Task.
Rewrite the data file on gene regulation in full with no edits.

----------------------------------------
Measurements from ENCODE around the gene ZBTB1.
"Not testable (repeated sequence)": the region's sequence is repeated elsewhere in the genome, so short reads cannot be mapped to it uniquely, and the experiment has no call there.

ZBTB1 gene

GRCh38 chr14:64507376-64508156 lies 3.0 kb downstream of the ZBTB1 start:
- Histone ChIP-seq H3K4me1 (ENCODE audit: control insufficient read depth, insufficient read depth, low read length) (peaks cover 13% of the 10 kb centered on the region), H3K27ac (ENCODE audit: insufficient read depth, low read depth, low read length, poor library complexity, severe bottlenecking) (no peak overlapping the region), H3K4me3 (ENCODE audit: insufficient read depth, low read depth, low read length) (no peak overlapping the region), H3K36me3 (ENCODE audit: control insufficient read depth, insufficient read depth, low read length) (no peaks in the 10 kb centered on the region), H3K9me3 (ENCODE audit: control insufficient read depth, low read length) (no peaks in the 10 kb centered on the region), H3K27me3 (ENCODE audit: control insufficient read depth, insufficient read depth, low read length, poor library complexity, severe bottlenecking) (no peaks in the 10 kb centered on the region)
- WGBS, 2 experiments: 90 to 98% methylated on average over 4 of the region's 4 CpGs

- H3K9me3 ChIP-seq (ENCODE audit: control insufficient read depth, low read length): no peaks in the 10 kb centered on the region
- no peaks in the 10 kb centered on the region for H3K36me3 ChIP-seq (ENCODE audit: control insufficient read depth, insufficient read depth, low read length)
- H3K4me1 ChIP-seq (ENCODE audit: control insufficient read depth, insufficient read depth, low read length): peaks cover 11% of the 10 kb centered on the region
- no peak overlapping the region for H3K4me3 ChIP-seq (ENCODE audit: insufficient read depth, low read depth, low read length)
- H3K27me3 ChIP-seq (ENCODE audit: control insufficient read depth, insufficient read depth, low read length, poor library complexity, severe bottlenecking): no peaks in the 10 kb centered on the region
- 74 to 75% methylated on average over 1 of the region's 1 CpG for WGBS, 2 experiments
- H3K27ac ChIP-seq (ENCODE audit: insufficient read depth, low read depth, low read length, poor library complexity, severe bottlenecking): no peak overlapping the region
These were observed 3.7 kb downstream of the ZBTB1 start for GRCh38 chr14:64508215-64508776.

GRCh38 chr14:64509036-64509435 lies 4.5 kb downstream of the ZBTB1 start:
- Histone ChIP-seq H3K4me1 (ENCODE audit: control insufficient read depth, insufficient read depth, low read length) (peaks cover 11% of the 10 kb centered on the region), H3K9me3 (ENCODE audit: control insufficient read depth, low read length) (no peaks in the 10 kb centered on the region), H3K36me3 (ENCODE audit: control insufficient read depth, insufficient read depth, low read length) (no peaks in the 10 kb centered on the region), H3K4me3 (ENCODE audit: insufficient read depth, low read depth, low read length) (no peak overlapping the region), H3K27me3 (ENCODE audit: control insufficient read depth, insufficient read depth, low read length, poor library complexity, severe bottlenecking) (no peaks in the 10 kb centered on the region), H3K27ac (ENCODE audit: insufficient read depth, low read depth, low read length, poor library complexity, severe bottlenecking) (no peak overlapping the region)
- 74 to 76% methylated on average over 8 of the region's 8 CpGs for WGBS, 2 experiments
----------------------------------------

Measurements from ENCODE around the gene ZBTB1.
"Not testable (repeated sequence)": the region's sequence is repeated elsewhere in the genome, so short reads cannot be mapped to it uniquely, and the experiment has no call there.

ZBTB1 gene

GRCh38 chr14:64507376-64508156 lies 3.0 kb downstream of the ZBTB1 start:
- Histone ChIP-seq H3K4me1 (ENCODE audit: control insufficient read depth, insufficient read depth, low read length) (peaks cover 13% of the 10 kb centered on the region), H3K27ac (ENCODE audit: insufficient read depth, low read depth, low read length, poor library complexity, severe bottlenecking) (no peak overlapping the region), H3K4me3 (ENCODE audit: insufficient read depth, low read depth, low read length) (no peak overlapping the region), H3K36me3 (ENCODE audit: control insufficient read depth, insufficient read depth, low read length) (no peaks in the 10 kb centered on the region), H3K9me3 (ENCODE audit: control insufficient read depth, low read length) (no peaks in the 10 kb centered on the region), H3K27me3 (ENCODE audit: control insufficient read depth, insufficient read depth, low read length, poor library complexity, severe bottlenecking) (no peaks in the 10 kb centered on the region)
- WGBS, 2 experiments: 90 to 98% methylated on average over 4 of the region's 4 CpGs

- H3K9me3 ChIP-seq (ENCODE audit: control insufficient read depth, low read length): no peaks in the 10 kb centered on the region
- no peaks in the 10 kb centered on the region for H3K36me3 ChIP-seq (ENCODE audit: control insufficient read depth, insufficient read depth, low read length)
- H3K4me1 ChIP-seq (ENCODE audit: control insufficient read depth, insufficient read depth, low read length): peaks cover 11% of the 10 kb centered on the region
- no peak overlapping the region for H3K4me3 ChIP-seq (ENCODE audit: insufficient read depth, low read depth, low read length)
- H3K27me3 ChIP-seq (ENCODE audit: control insufficient read depth, insufficient read depth, low read length, poor library complexity, severe bottlenecking): no peaks in the 10 kb centered on the region
- 74 to 75% methylated on average over 1 of the region's 1 CpG for WGBS, 2 experiments
- H3K27ac ChIP-seq (ENCODE audit: insufficient read depth, low read depth, low read length, poor library complexity, severe bottlenecking): no peak overlapping the region
These were observed 3.7 kb downstream of the ZBTB1 start for GRCh38 chr14:64508215-64508776.

GRCh38 chr14:64509036-64509435 lies 4.5 kb downstream of the ZBTB1 start:
- Histone ChIP-seq H3K4me1 (ENCODE audit: control insufficient read depth, insufficient read depth, low read length) (peaks cover 11% of the 10 kb centered on the region), H3K9me3 (ENCODE audit: control insufficient read depth, low read length) (no peaks in the 10 kb centered on the region), H3K36me3 (ENCODE audit: control insufficient read depth, insufficient read depth, low read length) (no peaks in the 10 kb centered on the region), H3K4me3 (ENCODE audit: insufficient read depth, low read depth, low read length) (no peak overlapping the region), H3K27me3 (ENCODE audit: control insufficient read depth, insufficient read depth, low read length, poor library complexity, severe bottlenecking) (no peaks in the 10 kb centered on the region), H3K27ac (ENCODE audit: insufficient read depth, low read depth, low read length, poor library complexity, severe bottlenecking) (no peak overlapping the region)
- 74 to 76% methylated on average over 8 of the region's 8 CpGs for WGBS, 2 experiments